1963-2013 - 50 years of Research for Social Change

  • 0
  • 0

Back

Development in Practice on Visible Hands

5 Feb 2003


  • Source
  • Title: Development in Practice
  • Author(S): Deborah Eade
  • Date: 1 Feb 2001
  • Publication: Development in Practice

The report produced by UNRISD for the 1995 Social Summit was going to be a hard act to follow. Now available in many languages, States of Disarray: The social effects of globalization remains a touchstone text on the various impacts of unfettered capitalism at the end of the twentieth century. With it, UNRISD succeeded in staking out the intellectual and ethical ground for social development, demonstrating in so doing that first-rate analysis can be both accessible and undertaken with a fraction of the resources available to far larger players in the UN system. This sequel, Visible Hands, was published to coincide with Geneva 2000, the latest in the series of 'Plus 5' meetings to review progress towards the goals espoused in the spate of UN conferences held throughout the 1990s. Again, UNRISD has provided a popular version of its ongoing research programmes, spanning and drawing the links between economic liberalisation and fiscal policy, global governance and democracy, public sector reform and social polarisation, corporate sector behaviour, gender inequity, environmental degradation, civil society, NGOs, and grassroots mobilisation. Once more, UNRISD has come up with a coherent, compelling, and concise account of a morally incoherent world.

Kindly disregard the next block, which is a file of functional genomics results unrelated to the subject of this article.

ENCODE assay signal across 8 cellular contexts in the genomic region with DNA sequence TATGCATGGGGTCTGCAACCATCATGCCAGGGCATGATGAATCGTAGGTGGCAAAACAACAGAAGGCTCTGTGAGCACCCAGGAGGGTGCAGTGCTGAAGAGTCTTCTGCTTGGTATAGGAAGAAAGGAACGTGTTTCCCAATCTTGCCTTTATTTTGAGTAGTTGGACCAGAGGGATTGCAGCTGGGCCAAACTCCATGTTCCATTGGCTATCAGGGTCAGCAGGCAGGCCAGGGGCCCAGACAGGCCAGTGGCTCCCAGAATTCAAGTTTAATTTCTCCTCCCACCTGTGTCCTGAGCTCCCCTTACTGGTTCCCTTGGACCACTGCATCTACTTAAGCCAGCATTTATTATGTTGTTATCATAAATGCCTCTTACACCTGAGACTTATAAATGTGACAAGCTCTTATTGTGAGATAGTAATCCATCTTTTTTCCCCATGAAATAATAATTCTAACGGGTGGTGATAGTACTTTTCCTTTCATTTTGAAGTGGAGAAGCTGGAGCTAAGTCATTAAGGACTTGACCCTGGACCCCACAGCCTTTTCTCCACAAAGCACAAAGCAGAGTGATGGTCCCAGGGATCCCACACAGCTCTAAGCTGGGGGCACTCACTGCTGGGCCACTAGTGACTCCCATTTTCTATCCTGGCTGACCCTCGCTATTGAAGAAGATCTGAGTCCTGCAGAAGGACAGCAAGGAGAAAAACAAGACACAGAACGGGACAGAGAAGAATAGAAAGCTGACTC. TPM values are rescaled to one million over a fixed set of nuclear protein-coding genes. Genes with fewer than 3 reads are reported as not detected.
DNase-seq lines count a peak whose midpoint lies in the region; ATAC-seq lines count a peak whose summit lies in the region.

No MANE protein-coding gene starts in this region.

This report's mood is, however, more downbeat than that of its predecessor. In Copenhagen, there was everything to play for: the ideological battle was on between the international financial institutions who still favoured their 'pain now, gain later' dogma and the bulk of UN organisations and development NGOs favouring human and social development as ends in themselves, and as the best means to stable economic growth. The infectious vitality of the Summit's chief architect, Juan Somavía, seemed to embody the sense that change was not merely possible, but also imperative. Today, UNRISD derives hope from the fact that a more 'enabling environment' is emerging as 'globalisation faces a crisis of legitimacy' and that 'even' the Bretton Woods institutions 'are beginning to question their prescriptions and models'. A less disabling environment might be a better description, for Visible Hands shows that, from the perspective of most of the world's population, the commitment to eradicating poverty, to generating full employment, and promoting social integration has proved so much windy rhetoric. To some extent this was inevitable since, in order to establish a fragile global consensus, the Copenhagen agreements glossed over the profound ideological splits that would have precluded any international agreement.